And will we hear parents saying, "Hey, there's no law that specifically states I can't feed my child dog poo for dinner, and until there is one, I'll just keep feeding my child dog poo because it MUST be ok if there isn't a law saying it's not..." You know, because obviously parents now need governments to tell them what is ok and what is not ok when it comes to commonsense in parenting.

But more than this, we're now raising children who see danger at every turn and feel helpless to protect themselves because we constantly tell them it's better just not to live a full life than to risk losing your life. It's better not to go on a holiday than to risk being killed in the cab on the way to the airport because you can't carry a car seat whereever you go. It's better not to play outside in your own yard than to risk being kidnapped because mum and dad don't have time to sit out there with you and watch you. It's better not to ride a bike than to risk falling off your bike and breaking your arm.

And while we're at it, don't co-sleep because you might smother your baby, but don't you dare put your baby in a cot because then it might smother itself in the bumpers or the blankets. Don't wear your baby in a sling because it might fall out of the sling, but don't put it in a pram because the pram might roll under a train. Don't vaccinate because your might cause serious damage or illness to your child down the track, but don't NOT vaccinate because your child might die from complications of a childhood illness. Don't homeschool because your child will become isolated and turn into the unibomber, but don't send them to school because they will be bullied and turned into those kids from Columbine.

Better still, just don't have kids because whatever you do, you're going to regret it.

Comments

Stitch Sista said…
Great post. Obviously we can't have laws for everything, but at the same time commensense isn't something everyone has or can be taught...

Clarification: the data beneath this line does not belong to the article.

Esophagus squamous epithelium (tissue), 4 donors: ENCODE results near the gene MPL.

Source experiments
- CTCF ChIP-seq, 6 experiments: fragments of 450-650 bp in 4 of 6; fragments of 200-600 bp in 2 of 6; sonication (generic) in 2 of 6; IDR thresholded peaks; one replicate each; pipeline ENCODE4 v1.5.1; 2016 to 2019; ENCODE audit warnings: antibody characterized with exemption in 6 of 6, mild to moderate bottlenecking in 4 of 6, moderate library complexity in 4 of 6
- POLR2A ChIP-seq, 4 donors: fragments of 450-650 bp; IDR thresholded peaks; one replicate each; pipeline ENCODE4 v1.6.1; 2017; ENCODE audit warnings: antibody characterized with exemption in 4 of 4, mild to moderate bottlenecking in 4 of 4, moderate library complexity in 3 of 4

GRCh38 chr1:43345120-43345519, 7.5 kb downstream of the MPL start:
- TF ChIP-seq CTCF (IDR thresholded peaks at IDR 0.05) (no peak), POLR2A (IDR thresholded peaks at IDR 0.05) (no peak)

It's about knowing your own kids though too and what level of risk and responsibility THEY can handle, and trusting them when they let you know they can handle more.

Certainly I'm less relaxed than some when it comes to trying to prevent injury (really more than anything it's about not wanting to drag 3 kids to an ED for hours on end lol), but they make their own choices on many things which I feel are way too micromanaged by some parents/teachers.

One example is at kinder the kids are told what order to eat their food %!@$#% shits me no end! I'm all for giving kids choices that can cause no harm...why do we have to decide everything for them? How will they learn to make choices if we never let them?

More questions than answers there I think!
katef said…
It's an interesting topic...

It shitted me no end when I mentioned online that we wanted to buy our kids a trampoline and I got heaps of emails with stats on how many kids injure themselves on trampolines and how dangerous they are, and OMG if we couldn't afford double the price for a crappy springless one we were terrible unsafe parents.

Yet I didn't get a single email when I said I was buying my kids a bike....

I am a worrier so I over think risks a lot but I try really hard to let go and let my kids experience life for themselves... risks, breaks and all...

After all Z knocked out three teeth at the library, maybe we should ban kids from libraries??

Tho I do think you need information to make judgements about some things - so things like car seat laws etc, are a lot to do with education of the general public. Some people will never learn some will go over the top...lets hope more will fall somewhere in the middle and let kids experience life.
Leah said…
I think the problem is we equate safety choices with moral choices. Obviously the moral thing to do is to care for your children, part of which is make safety decisions on their behalf. But it doesn't fly backwards that all safety decisions must match mine in order for other parents to be satisfy the moral requirement of caring for their children.